As ransomware gangs continue to rely on new strains of malware and other new technologies to infiltrate valuable data, you should familiarize yourself with the latest defense and detection technologies to develop more proactive cybersecurity systems. 

For example, using artificial intelligence (AI) and automation across cybersecurity threat detection and response tools can help analysts detect new threats faster and more accurately than ever before. These technologies have already proven effective for employers who fell victim to data breaches in 2023. In fact, the 2023 CODBR found that employers that extensively used AI or automated cybersecurity systems saved nearly $1.8 million in data breach costs and enjoyed accelerated data breach identification by over 100 days, on average.

4. Secure and Encrypt Data Stored in the Cloud

Due to the increased number of remote workers, many employers have implemented cloud-based storage and systems into the workplace over the past several years. Given this rise in popularity, threat actors have consistently targeted these stockpiles of valuable data, including employee and consumer personally identifiable information (PII). In 2023, in fact, 82% of all data breaches involved cloud-based data, and these breaches involved higher costs and longer identification and containment time.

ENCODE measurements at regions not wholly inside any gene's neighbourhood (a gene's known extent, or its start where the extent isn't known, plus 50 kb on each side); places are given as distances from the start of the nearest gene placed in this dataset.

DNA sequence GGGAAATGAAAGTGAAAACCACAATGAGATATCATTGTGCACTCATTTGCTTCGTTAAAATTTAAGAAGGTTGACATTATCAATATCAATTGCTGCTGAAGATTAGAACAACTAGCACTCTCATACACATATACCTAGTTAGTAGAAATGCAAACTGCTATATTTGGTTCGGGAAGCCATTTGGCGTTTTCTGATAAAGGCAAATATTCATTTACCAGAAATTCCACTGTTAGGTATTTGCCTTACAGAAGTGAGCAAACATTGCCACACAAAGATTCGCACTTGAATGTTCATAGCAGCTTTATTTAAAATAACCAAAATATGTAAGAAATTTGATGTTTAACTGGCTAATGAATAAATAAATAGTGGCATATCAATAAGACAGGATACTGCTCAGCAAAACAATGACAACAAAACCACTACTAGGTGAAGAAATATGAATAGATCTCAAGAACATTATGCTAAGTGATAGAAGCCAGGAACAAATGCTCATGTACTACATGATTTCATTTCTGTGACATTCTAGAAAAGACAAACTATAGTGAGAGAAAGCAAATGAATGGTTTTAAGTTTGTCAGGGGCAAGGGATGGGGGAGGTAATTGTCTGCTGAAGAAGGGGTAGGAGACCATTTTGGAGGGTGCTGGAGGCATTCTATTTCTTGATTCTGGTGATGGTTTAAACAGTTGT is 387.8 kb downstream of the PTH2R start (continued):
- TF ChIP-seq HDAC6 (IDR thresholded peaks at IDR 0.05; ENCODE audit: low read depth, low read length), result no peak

To reduce risk, you should require multifactor authentication for employees to gain access to company networks. You should also create and maintain secure, offline, and encrypted backups of your data, and regularly test those backups. Moreover, you should choose strong cloud providers that adhere to strict security protocols and standards, such as the implementation of DevSpecOps application development.  

5. Engage Counsel to Ensure Regulatory Compliance

Businesses across the country continue to face increased data privacy requirements thanks to a wave of new laws cropping up state by state. For example, The U.S. Department of Treasury’s Office of Foreign Assets Control (OFAC) may impose federal sanctions on companies that facilitate ransomware payments to a sanctioned person, even if the ransomware victim was unaware of the sanction nexus. Failure to comply with such regulations proved costly for employers impacted by data breaches in 2023. 

According to the 2023 CODBR, organizations with low levels of regulatory compliance suffered an average cost of $5.05 million per data breach, a whopping $1.04 million more than organizations with high levels of regulatory compliance. 

Fortunately, you can easily avoid this unnecessary cost by engaging knowledgeable counsel before a breach occurs to not only ensure compliance with data privacy regulations but to put yourself in the best position to minimize such threats.